Ancient shipwrecks excavated off Dor Beach

By
November 7, 2005 02:38

2 minute read.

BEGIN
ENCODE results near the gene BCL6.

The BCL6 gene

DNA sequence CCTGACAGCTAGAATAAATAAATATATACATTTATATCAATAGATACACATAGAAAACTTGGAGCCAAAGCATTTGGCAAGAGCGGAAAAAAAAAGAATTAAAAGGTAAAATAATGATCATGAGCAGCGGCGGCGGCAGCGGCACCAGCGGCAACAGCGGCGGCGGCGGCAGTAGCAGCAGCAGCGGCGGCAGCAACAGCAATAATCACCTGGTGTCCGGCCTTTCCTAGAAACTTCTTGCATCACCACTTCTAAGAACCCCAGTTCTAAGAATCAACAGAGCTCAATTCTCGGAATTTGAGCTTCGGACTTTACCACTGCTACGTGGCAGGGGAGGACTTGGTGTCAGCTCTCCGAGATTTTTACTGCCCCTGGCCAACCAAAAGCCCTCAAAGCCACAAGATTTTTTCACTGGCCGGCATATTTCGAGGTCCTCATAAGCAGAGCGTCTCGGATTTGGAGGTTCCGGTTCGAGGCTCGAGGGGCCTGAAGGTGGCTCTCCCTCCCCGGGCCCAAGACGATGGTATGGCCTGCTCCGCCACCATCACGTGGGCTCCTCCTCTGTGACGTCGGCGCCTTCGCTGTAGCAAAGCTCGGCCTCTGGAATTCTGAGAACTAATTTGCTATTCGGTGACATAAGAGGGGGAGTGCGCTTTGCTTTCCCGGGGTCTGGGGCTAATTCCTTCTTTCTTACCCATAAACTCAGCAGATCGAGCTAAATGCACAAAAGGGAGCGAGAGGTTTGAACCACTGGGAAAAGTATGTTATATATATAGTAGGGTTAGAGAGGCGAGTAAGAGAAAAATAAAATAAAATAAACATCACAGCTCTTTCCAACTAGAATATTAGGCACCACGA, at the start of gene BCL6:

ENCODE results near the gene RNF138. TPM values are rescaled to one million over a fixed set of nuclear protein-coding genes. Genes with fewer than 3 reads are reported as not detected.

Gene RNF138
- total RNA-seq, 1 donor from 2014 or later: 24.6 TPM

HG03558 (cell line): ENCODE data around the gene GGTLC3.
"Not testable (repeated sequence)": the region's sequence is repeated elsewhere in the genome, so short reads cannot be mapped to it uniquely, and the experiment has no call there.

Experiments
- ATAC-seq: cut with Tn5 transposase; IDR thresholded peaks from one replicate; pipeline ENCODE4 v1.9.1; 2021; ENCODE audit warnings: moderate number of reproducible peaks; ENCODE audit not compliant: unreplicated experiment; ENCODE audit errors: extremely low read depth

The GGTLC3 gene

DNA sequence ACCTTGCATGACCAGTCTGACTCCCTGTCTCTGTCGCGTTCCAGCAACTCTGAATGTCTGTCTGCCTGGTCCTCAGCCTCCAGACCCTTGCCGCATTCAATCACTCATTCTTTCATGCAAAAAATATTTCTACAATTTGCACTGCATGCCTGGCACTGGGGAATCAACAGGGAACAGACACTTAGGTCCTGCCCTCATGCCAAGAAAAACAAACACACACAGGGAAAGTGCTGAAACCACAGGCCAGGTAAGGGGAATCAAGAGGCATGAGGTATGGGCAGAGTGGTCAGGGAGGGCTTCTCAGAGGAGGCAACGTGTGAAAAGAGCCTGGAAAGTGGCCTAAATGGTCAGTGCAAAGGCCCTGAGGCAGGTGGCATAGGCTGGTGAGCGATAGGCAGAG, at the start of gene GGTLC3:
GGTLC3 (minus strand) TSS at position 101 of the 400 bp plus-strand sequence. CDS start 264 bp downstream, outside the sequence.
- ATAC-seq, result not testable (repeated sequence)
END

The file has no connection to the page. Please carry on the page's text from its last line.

Remains from two shipwrecks - one from the Byzantine period at the end of the fifth century CE and the other from the early Islamic period some 300 years later - were excavated during the just-ended annual underwater archeological excavation at the Dor/Tantura lagoon below Zichron Ya'acov. About 80 divers participated in the 2005 season, including about 50 volunteers, 10 from abroad (England, the US and the Netherlands), and about 30 students, the majority from the University of Haifa. The Dor/Tantura expedition is a combined venture of the Recanati Institute for Maritime Studies at the University of Haifa, K. Raveh, and the Nautical Archeology Society of Great Britain (NAS), headed by Chris Brandon. The Byzantine wreck is the remains of a ship which carried building stones, 80 of which were found stacked neatly in its hold. In previous seasons, the stones were removed layer by layer, exposing the ship's internal planking which was protected by matting. In the 2005 season (the fourth), divers dismantled the planking and studied the hull's interior. The last step was the sawing out of a section of the ship's hull for detailed study. The timbers from this section were retrieved from the seabed and transferred to the recently-installed conservation laboratory at the university. The waterlogged wood is very fragile and vulnerable to any physical pressure and would crumble to dust if not kept submerged in water. Thus, dictated by their condition, the timbers were treated with great care in an atmosphere of 100 percent relative humidity. Having the timbers at the university laboratory will allow research into their origin and into the ship's structure. Also made possible is their conservation, restoration, and reassembly for exhibition in the future. The shipwreck from the Islamic period was found at a depth of less than two meters, covered by one meter of sand. It is unique, as it is the first shipwreck excavated in the Mediterranean dated to the eighth century. In addition to a large section of the hull, the site included many finds, among them about 20 ceramic pots containing fish and food remnants in their original positions, wooden artifacts, and anchors.


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